But, the ALP is so PC that they’re off the reservation. They just can’t help themselves.. focusing on some minority PC woke issue (albeit important).. who knows why..? they must think it’ll get them votes or something on the basis of the whole G marriage popularity from a while ago. In any case; the party is, at worst, extremely dangerous to Australia and it’s citizens; and, at best, useless.

        • They lost the last election and all those votes in Qld etc. (that basically went to Clive Palmer’s party) not because all those voters thought the ALP was not focused enough on issues of G refugees or the like.

          The main issue in the last election was immigration has reached destructive levels. And more broadly that the party is not putting Australia or Australians first. Palmer knew it and pounced on it.

          But, they just don’t get it. They will never get it. Prepare for a ty.ran.ny of LNP for the next 20 years unless the ALP is destroyed and replaced with something completely different.

        • They haven’t learnt a single thing since the last election. They’re as bad as the US Democrats – an honest self-appraisal is the last thing on their minds. We should just be thankful Labor didn’t blame their defeat on the Russians.

    • It’s a laudable proposal given many countries are openly hostile to homosexual or transgender individuals.

      In saying that, it could quite easily be exploited by piss-takers so sorting out your genuinely at risk people from your sudden “oh yeah, I’m gay Australia, let me in” types will be mighty difficult. I believe Canada may have dug themselves into a hole over this very issue

      I don’t even know why he mentioned it to be honest as I’m sure they’d qualify for humanitarian intake anyway, so I guess he’s just letting everyone know that Labor is more Rainbow than the Libs………………

  2. No job offer, no migration visa.

    It’s not rocket science.

    Charge the businesses a 20k bond for each worker they want to bring in, throw in a few big fines if they try to rort the system and make them pay for the cost of deporting any worker if it comes to that.

  3. Claude BradingMEMBER

    I know it’s been noted before, but it’s amusing that the ABS measure of unemployment has evolved to give the lowest possible way of measuring it, with other measures giving much higher figures. There has been similar manipulation of inflation figures.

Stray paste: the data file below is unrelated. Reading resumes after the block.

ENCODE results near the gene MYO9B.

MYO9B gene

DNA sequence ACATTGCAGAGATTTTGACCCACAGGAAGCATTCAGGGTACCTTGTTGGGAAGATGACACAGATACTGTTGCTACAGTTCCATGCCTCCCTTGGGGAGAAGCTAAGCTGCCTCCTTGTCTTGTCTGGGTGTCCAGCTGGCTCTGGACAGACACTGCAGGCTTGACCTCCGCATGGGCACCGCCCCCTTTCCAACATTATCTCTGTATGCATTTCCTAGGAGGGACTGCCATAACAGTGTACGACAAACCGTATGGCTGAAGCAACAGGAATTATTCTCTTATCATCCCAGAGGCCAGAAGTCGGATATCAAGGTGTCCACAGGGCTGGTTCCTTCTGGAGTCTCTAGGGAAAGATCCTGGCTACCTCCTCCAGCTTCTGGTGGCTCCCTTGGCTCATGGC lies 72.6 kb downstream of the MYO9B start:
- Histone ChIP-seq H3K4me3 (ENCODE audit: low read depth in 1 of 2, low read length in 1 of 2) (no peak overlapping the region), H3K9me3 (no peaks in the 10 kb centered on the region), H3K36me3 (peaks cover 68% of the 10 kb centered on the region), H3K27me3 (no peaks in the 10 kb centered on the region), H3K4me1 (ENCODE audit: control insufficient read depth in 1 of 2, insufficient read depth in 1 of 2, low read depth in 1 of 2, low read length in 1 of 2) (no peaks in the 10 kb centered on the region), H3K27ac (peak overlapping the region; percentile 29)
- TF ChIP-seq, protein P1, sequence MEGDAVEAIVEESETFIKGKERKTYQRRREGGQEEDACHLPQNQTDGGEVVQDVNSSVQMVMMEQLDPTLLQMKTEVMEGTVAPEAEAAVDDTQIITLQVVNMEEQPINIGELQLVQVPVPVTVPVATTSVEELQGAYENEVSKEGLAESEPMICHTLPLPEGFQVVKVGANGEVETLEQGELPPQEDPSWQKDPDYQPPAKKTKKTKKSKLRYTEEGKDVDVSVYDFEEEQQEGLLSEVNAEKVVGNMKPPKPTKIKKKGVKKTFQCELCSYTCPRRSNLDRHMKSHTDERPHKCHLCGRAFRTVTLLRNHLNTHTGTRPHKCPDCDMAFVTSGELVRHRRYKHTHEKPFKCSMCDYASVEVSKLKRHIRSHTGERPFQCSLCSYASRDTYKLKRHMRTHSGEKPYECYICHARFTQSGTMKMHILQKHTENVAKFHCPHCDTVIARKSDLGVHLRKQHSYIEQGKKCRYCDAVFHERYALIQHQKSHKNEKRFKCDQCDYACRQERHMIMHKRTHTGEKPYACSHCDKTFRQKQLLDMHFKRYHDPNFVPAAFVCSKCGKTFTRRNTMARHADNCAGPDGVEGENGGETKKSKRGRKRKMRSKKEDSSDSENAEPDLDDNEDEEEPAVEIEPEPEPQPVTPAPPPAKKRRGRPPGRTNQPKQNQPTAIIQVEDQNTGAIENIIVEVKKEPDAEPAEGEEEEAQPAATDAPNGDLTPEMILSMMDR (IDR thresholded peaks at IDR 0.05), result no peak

In physics, the observer effect is: “That the observation of a phenomenon changes the phenomenon.”

    I hereby declare Brading’s infallible law of government statistics: “That the observation of a phenomenon changes the observation”

    • The ABS has been reporting the same unemployment statistics for decades.

      The problem, is that the one everyone focuses on is the least useful, but most politically attractive.

      Yet another failure of journalism.

  4. rural areas where there are skills shortages

    Balderdash.

    $2.50 an hour

    https://www.abc.net.au/news/2020-09-15/backpacker-farm-workers-speak-of-wage-exploitation/12545294?nw=0

    she slept and washed alongside animals, with the toilet doubling up as a hen coop.

    there was a soiled mattress on the floor and a bathroom that didn’t work and a kitchen that had no running water.

    she did not have enough money to buy a bus ticket to Melbourne.

    Working Holiday Visa program must be axed to end worker exploitation

    The concept that Australians don’t want to do this work isn’t just wrong, it’s offensive.

    If they actually started paying people decent wages, there’s a willing workforce already out there in rural and remote Australia

    https://www.awu.net.au/news/2020/08/12541/working-holiday-visa-program-must-be-axed/

  5. Haywood JablomyMEMBER

    I can’t read the paywalled article, but I fail to see how this is “a great start by Labor”. Wishy washy statements of vague intent with no specifics. Add a dash of unnecessary virtue signalling and a liberal dose of oft repeated ad nauseum bullsh!t about encouraging skilled migrants to move to the regions.

    I suppose the fact that they are speaking about it at all is a minor positive, but this is the same party that wanted to open the floodgates to elderly grandparents etc last election.

    Besides, it would only take a few well placed inferences that their thinking is [email protected] to send them scurrying back to their permanent home on the opposition benches. Which is where I think they are quite comfortable anyway, even if they have to stick their heads above the parapet once in a while to give the impression that they are interested.

  6. You’d think that they’d care about workers but they don’t.

    People like Dan Andrews have never had dirt or grease under his nails in his life. Wouldn’t even know how to change the spark plug on the lawnmower – although I guess he now has an electric one…

    Unless it’s public sector employment, an environmental crusade or some sort of social justice war on our values or our historical identity they’re not interested.

    You watch what a mess the socialists are going to make over in NZ after they secure a new mandate and don’t have the nationalist NZF party as a constraint… a real 21st century workers paradise.

    • It’s okay – when the revolution comes, the most egregious of the virtue signaling crew are going to be hanging from scaffold along with the rest. It’s quite surreal how ‘being seen to be virtuous’ has now superseded almost every basic human need or concern. They deserve what’s coming.